Passing the buck

The fashion industry faces complex challenges, many of which are beyond the ability of brands and retailers to tackle alone. The Agenda frequently focuses most strongly on the importance of strengthening laws, regulatory environments and wage-setting mechanisms within garment sourcing countries in order to achieve change. Whilst this change is undoubtedly needed, it is only one part of the puzzle, and the Agenda appears to neatly side-step the reality that the fashion industry has played a central role in encouraging governments in sourcing countries to compete to be the most ‘business friendly’. For example:

  • Financial incentives, deregulation and weak labour laws have been offered by governments in return for investment, including the creation of Export-Processing Zones (EPZ) in which union organising is illegal.
  • The purchasing practices of brands and retailers – how they place their orders with suppliers – are proven to play a role in driving low wages and poor working conditions in the supply chain.

The Agenda is correct to push for systemic solutions but in doing so appears to have side-stepped the central role that brands and retailers still need to play in transforming their own business model.

From an Agenda to a committed roadmap

The introduction to the Agenda makes it clear that the document only serves as ‘support for the dialogue in the industry to move in this direction,’ it is not a ‘commitment… to solve the issues listed within a given timeframe’. It does not provide a roadmap for how the industry would progress towards the proposed outcomes: lack of detail, no public commitments and no measurable targets means the Agenda lacks teeth. The Ethical Trading Initiative has provided clear recommendations for how the Agenda could be developed into a more meaningful, measurable vision; this feels like the right way forward.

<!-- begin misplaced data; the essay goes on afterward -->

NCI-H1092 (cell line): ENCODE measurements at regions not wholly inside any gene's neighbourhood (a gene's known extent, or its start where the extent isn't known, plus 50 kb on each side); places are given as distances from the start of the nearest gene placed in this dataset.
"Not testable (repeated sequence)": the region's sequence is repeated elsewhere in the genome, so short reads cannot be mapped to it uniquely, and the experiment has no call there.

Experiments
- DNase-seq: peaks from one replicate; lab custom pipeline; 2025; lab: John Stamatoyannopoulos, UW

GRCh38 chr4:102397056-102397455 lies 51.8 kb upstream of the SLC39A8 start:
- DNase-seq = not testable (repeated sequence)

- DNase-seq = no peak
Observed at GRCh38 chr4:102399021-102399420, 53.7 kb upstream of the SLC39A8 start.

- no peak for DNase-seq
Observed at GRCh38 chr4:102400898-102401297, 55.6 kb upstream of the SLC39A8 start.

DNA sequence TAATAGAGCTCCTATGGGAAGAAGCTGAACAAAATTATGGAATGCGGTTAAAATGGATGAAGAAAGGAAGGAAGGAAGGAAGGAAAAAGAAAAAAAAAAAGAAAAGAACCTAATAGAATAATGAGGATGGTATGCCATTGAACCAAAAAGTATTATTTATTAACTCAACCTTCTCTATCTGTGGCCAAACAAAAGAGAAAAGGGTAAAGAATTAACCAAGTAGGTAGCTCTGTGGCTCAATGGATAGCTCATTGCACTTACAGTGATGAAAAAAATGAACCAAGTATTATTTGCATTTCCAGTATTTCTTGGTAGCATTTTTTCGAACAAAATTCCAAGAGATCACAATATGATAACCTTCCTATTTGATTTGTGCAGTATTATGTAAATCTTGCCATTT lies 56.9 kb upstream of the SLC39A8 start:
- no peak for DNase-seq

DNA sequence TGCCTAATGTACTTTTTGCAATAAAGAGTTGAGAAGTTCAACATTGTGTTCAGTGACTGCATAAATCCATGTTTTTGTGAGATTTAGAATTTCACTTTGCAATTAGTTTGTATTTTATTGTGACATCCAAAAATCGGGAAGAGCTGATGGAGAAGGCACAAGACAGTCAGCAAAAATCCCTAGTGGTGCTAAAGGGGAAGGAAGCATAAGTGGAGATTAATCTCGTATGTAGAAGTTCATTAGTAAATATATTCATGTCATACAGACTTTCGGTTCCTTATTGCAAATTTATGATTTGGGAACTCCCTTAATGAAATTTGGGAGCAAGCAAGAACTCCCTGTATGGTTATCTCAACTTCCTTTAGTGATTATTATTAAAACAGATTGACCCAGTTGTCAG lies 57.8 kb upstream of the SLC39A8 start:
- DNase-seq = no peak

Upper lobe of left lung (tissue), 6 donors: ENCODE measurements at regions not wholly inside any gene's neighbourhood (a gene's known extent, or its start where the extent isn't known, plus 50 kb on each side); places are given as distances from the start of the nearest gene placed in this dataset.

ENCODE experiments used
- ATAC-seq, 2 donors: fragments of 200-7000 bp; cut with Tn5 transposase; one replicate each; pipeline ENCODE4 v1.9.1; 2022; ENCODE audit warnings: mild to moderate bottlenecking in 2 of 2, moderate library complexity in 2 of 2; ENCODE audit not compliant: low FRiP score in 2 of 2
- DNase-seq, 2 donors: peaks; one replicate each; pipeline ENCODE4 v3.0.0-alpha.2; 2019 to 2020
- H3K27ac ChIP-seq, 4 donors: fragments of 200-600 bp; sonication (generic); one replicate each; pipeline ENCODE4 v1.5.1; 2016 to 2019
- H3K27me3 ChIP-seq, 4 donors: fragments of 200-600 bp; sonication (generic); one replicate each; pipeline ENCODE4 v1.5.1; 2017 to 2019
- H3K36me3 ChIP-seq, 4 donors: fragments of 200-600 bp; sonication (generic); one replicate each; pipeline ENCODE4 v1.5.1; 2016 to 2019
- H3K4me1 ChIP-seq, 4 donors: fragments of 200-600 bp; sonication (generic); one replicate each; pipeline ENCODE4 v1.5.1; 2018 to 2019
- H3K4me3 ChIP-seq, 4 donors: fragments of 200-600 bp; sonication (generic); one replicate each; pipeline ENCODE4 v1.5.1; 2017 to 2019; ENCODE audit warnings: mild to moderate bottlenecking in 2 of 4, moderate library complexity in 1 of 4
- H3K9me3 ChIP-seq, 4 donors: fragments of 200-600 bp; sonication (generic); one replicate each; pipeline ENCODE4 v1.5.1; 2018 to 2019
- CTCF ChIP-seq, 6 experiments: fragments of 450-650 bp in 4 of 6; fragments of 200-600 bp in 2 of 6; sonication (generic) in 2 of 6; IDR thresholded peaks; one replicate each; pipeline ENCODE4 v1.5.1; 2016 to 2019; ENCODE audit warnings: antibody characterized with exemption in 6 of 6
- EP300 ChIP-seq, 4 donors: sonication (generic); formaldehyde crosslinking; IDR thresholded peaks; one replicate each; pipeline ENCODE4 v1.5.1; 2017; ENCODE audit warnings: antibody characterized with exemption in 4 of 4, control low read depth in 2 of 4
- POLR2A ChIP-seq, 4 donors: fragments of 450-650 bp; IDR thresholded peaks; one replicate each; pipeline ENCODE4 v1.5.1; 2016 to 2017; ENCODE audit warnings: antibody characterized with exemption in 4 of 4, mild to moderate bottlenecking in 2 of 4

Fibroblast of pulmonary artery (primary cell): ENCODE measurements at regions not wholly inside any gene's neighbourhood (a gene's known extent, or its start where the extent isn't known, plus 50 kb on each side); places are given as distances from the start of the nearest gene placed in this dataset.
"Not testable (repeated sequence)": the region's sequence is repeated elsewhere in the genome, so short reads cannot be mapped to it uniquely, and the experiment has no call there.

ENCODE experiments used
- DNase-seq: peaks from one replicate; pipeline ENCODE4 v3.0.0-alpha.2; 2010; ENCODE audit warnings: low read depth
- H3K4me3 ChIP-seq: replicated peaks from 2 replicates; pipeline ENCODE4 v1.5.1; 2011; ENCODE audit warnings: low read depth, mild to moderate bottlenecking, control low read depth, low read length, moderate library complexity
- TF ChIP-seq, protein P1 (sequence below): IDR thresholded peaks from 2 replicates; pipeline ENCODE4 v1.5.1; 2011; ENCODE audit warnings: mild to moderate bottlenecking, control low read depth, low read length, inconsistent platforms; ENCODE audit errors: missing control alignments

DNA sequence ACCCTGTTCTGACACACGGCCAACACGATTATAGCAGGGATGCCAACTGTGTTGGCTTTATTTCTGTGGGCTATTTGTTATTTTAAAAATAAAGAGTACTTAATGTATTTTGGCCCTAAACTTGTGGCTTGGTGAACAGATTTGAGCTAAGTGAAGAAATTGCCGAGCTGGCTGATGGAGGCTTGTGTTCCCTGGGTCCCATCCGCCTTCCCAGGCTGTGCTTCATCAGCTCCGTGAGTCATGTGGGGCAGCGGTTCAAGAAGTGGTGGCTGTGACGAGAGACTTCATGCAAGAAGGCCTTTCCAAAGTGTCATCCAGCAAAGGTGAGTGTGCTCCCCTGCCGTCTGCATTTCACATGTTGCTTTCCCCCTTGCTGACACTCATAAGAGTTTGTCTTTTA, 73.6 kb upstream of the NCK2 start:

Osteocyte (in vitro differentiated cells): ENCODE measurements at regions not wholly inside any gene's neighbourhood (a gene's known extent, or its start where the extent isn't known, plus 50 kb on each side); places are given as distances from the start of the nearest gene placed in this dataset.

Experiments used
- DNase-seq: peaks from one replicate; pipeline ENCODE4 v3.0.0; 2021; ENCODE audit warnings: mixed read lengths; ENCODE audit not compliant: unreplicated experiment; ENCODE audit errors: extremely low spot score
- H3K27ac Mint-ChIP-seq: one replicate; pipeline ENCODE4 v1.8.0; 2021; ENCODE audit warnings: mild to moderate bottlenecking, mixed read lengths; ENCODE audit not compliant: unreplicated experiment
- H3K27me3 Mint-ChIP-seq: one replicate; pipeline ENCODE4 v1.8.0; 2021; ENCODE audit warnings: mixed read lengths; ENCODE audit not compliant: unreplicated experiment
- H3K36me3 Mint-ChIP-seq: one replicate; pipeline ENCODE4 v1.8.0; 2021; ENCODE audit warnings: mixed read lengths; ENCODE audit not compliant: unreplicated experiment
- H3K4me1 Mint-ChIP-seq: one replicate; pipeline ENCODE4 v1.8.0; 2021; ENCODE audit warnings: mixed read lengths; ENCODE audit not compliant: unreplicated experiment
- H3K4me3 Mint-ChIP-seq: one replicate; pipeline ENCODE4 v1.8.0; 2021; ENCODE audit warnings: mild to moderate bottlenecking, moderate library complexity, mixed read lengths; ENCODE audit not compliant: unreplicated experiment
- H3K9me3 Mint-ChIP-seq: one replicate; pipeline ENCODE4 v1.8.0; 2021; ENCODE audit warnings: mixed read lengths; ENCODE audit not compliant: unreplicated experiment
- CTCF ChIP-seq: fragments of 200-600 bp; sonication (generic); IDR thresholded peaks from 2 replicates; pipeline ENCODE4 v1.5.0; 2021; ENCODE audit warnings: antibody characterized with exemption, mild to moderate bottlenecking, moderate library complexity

Looking ahead

The CEO Agenda is welcome in highlighting some key priorities for the fashion industry to address and starting to map out a vision that the industry could align behind. Nevertheless, the Agenda would benefit from being developed through more direct dialogue with other stakeholders, including trade unions and civil society, and with all levels of the fashion value chain. This would require the fashion industry to face up to some difficult truths about its existing business model and supply chain practices, but would lead the way to a more transformational vision and roadmap for the future.

Joe Sutcliffe

I provide technical expertise for CARE globally on Dignified Work – CARE’s strategy for promoting access to gender-equitable, economically empowering jobs for women – with a focus on Asia. I joined CARE in 2016 and have led the development of our theory of change for Dignified Work and a regional Dignified Work strategy for Asia. I support CARE’s country offices with strategy development, new partnerships, programme design, knowledge management and learning.

Before joining CARE, I worked as an ethical trade consultant for three years, managing programmes across Asia and Africa to improve working conditions in global supply chains including: garments, footwear, electronics, home-furnishings and horticulture. I started my career in the international trade union movement, providing research support to global and national level trade unions.

My current priority is launching our new strategy on Dignified Work in Asia, focusing on improving women’s leadership, collective voice and representation in the garment industry.

One good thing I’ve read

There are a few books I always refer back to whenever I feel too caught up in the detail to see the broader picture. Ha-Joon Chang’s Bad Samaritans: The myth of free trade and the secret history of capitalism debunks the myth of free trade as a model for economic development; whilst Ronaldo Munck’s Globalisation and labour: The new “Great Transformation” is essential reading for anybody who wants to understand the impact of globalisation on work, economics and politics.